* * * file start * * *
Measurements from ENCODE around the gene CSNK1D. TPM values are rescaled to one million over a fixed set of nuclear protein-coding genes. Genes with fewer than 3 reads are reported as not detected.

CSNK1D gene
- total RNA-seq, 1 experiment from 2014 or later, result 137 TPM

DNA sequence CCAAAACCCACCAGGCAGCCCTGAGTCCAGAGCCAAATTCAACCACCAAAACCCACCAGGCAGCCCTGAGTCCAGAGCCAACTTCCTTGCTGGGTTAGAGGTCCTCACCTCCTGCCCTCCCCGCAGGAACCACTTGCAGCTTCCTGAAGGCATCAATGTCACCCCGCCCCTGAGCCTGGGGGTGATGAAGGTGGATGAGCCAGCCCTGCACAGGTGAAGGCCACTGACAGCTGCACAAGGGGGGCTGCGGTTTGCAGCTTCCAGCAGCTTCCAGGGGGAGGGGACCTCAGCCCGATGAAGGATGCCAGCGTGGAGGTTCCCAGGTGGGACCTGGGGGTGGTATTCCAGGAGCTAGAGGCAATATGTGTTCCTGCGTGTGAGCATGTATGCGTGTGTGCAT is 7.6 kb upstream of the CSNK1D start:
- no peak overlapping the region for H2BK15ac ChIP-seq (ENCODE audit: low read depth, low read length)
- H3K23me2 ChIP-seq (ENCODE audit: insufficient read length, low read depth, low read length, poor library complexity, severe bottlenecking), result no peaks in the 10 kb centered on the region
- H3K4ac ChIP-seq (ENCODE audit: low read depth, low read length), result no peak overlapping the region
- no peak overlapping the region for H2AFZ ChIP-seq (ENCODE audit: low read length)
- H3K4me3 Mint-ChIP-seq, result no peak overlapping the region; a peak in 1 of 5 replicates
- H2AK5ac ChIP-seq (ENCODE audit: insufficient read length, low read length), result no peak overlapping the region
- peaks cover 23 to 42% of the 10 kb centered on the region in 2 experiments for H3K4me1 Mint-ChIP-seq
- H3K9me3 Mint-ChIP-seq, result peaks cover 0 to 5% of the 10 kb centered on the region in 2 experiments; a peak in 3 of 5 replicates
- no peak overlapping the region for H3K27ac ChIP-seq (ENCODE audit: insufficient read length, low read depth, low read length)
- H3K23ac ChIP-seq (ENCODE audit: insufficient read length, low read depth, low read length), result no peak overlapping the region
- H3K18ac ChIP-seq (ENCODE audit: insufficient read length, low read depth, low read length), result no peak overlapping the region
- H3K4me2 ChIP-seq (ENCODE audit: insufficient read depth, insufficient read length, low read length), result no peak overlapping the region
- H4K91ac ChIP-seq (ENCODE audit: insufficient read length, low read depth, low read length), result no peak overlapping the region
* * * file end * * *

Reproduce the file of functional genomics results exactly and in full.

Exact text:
Measurements from ENCODE around the gene CSNK1D. TPM values are rescaled to one million over a fixed set of nuclear protein-coding genes. Genes with fewer than 3 reads are reported as not detected.

CSNK1D gene
- total RNA-seq, 1 experiment from 2014 or later, result 137 TPM

DNA sequence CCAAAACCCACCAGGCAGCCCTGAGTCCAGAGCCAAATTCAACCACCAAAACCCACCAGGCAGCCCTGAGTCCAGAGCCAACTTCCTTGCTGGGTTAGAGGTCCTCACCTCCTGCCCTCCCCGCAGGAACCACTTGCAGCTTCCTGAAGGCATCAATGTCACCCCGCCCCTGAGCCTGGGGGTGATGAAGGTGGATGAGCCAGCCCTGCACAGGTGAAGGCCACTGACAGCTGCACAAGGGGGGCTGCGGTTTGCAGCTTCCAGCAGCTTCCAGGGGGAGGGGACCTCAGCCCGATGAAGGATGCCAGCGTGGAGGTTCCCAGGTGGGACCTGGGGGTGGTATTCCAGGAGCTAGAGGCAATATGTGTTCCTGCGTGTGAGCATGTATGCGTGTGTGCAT is 7.6 kb upstream of the CSNK1D start:
- no peak overlapping the region for H2BK15ac ChIP-seq (ENCODE audit: low read depth, low read length)
- H3K23me2 ChIP-seq (ENCODE audit: insufficient read length, low read depth, low read length, poor library complexity, severe bottlenecking), result no peaks in the 10 kb centered on the region
- H3K4ac ChIP-seq (ENCODE audit: low read depth, low read length), result no peak overlapping the region
- no peak overlapping the region for H2AFZ ChIP-seq (ENCODE audit: low read length)
- H3K4me3 Mint-ChIP-seq, result no peak overlapping the region; a peak in 1 of 5 replicates
- H2AK5ac ChIP-seq (ENCODE audit: insufficient read length, low read length), result no peak overlapping the region
- peaks cover 23 to 42% of the 10 kb centered on the region in 2 experiments for H3K4me1 Mint-ChIP-seq
- H3K9me3 Mint-ChIP-seq, result peaks cover 0 to 5% of the 10 kb centered on the region in 2 experiments; a peak in 3 of 5 replicates
- no peak overlapping the region for H3K27ac ChIP-seq (ENCODE audit: insufficient read length, low read depth, low read length)
- H3K23ac ChIP-seq (ENCODE audit: insufficient read length, low read depth, low read length), result no peak overlapping the region
- H3K18ac ChIP-seq (ENCODE audit: insufficient read length, low read depth, low read length), result no peak overlapping the region
- H3K4me2 ChIP-seq (ENCODE audit: insufficient read depth, insufficient read length, low read length), result no peak overlapping the region
- H4K91ac ChIP-seq (ENCODE audit: insufficient read length, low read depth, low read length), result no peak overlapping the region